Anne-Sophie Mutter with the Sydney Symphony Orchestra: a music review by Victor Grynberg

June 19, 2018 by Victor Grynberg
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On her third visit in just six years, arguably the world’s leading violinist, Anne-Sophie Mutter clearly wanted to share her ability with a delighted Sydney audience.

Anne-Sophie Mutter, David Robertson and the SSO           Pic Robert Catto

Before playing the crowd favourite Tchaikovsky Violin Concerto, she commenced with a self-commissioned work, “Markings, for violin , strings and harp” by famed movie music composer John Williams.

Unlike the soaring and dramatic themes Williams is famous for, this is an atonal piece, that nonetheless appeals to the listener . and acts as an appetiser for the grand course about to be served.

Tchaikovsky first wrote this for Josif Kotek who refused to play it as the premiere, the year before in Vienna by Jewish violinist Adolph Brodsky had received scathing reviews. He then  dedicated this concerto to the another Jewish Violinist Leopold Auer, (one of the greatest ever ) who famously took an immediate dislike to this piece and refused to play it.

Years later Auer recanted, apologised to Tchaikovsky shortly before the great composer’s death and was forgiven.

Despite the technical challenges in playing this piece, and its early poor reviews this concerto stands at the summit of popular concertos, with Brahms, Bruch, Beethoven and Mendelssohn.

So to hear it played to absolute perfection by Miss Mutter, superbly aided by an energized SSO led by  a super-enthusiastic Chief Conductor David Robertson literally brought the house down.

Her Stradivarius radiated with warm sounds, never a jarring note or harshness no matter how she increased the volume to ride over her orchestra.

Very graciously as the audience was clapping her performance with great enthusiasm , she turned to the orchestra and clearly was very appreciative of the support they had given her.

To the delight of the audience ( and the musicians on stage ) Miss Mutter played an encore of a Johann Sebastian Bach partita. Bach is a favourite for the  encores of so many visiting violinists. We’ve had several excellent ones in Sydney these last few years, but when Miss Mutter plays, you can understand why celebrated Australian composer Elena Kats-Chernin classifies her as the best in the world.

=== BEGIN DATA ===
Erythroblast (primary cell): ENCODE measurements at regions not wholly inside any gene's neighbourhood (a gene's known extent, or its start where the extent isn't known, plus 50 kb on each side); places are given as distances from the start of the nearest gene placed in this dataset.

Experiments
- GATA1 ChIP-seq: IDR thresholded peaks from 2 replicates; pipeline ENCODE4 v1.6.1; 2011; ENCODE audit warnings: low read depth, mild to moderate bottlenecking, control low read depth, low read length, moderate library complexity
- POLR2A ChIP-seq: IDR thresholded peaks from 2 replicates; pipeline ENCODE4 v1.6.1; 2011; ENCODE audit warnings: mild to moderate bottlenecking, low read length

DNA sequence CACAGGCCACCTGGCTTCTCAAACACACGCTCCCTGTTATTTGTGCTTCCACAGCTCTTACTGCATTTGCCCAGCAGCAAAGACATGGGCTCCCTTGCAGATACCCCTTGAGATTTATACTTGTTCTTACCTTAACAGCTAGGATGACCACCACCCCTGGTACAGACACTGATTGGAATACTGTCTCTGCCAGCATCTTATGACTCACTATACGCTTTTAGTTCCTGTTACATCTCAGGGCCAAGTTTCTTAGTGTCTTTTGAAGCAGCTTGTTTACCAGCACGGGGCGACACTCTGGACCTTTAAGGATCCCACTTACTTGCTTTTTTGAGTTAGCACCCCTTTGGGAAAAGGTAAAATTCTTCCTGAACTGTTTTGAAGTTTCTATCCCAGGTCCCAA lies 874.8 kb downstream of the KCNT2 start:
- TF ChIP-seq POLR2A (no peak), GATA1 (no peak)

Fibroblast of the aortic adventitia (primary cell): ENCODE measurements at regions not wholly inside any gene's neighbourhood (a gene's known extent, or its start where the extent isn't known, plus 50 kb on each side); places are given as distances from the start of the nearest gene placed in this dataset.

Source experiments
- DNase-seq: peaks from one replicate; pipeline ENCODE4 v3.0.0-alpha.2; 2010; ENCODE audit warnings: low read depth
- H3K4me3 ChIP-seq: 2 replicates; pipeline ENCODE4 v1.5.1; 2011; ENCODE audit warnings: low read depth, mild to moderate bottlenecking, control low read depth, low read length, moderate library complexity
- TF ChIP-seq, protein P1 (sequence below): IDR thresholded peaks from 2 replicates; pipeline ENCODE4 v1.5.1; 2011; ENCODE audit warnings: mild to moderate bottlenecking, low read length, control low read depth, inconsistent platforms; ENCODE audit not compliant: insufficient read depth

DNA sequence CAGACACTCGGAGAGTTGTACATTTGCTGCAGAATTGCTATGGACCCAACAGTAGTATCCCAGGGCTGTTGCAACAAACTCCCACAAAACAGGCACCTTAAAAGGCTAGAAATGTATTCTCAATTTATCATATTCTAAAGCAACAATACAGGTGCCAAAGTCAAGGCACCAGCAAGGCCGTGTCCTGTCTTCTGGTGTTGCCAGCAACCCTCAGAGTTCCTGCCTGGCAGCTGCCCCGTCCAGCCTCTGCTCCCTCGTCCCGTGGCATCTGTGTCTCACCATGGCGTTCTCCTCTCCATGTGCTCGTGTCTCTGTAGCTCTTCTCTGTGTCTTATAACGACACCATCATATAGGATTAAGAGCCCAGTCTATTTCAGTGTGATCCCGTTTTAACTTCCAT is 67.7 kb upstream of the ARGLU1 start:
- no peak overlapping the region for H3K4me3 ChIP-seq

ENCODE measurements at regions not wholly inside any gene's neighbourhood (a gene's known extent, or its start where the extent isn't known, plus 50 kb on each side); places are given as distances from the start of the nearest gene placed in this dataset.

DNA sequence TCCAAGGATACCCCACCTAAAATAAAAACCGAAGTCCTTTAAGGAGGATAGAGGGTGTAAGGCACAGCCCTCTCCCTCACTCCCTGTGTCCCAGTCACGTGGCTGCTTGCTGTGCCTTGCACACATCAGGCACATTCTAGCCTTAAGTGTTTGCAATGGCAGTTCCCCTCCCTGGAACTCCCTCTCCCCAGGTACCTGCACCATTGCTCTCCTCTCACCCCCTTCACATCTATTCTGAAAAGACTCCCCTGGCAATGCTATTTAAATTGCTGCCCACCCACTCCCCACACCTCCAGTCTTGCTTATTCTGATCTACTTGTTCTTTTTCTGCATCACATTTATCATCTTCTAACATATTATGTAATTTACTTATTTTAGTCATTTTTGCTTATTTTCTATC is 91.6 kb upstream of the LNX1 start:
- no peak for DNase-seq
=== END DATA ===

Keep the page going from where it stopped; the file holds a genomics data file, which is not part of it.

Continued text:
As if the audience hadn’t been spoilt already a major treat then followed. Accompanied by the full Orchestra, Miss Mutter finished the concert with the beautiful, haunting title track of “Schindler’s List”.

A piece of music that moves every  listener. Written by the same John Williams whose atonal “Markings “ had opened the second half of the concert,   the significance of a German violinist playing this was well noted

Wisely the SSO had not played the concerto in it’s usual first half slot.

That honour went to a Symphony last played in Sydney 72 years prior .

Kalinnikov’s Symphony No.1.

A work most probably unfamiliar to the vast majority of the audience, yet nonetheless a symphony whose melodiousness makes it immediately appealing.

Kalinnikov died at age 35, like many composers of the 18th and 19th centuries whose deaths in their 30s robbed the world of receiving more of their  great music.

Conductor Robertson led a strong orchestra, notably aided in recent years by virtuoso Concertmaster Andrew Haveron , to perform this piece enthusiastically . With both woodwinds and brass playing important roles, the symphony was very well received.  Locals can  be very proud of their SSO.

After an evening of great music the audience left the hall buzzing with delight, and this was  proof that when executed well there is nothing to beat a live performance.

5 Stars

Anne-Sophie Mutter plays the Tchaikovsky with the MSO at Hamer Hall , Melbourne , this Saturday night.

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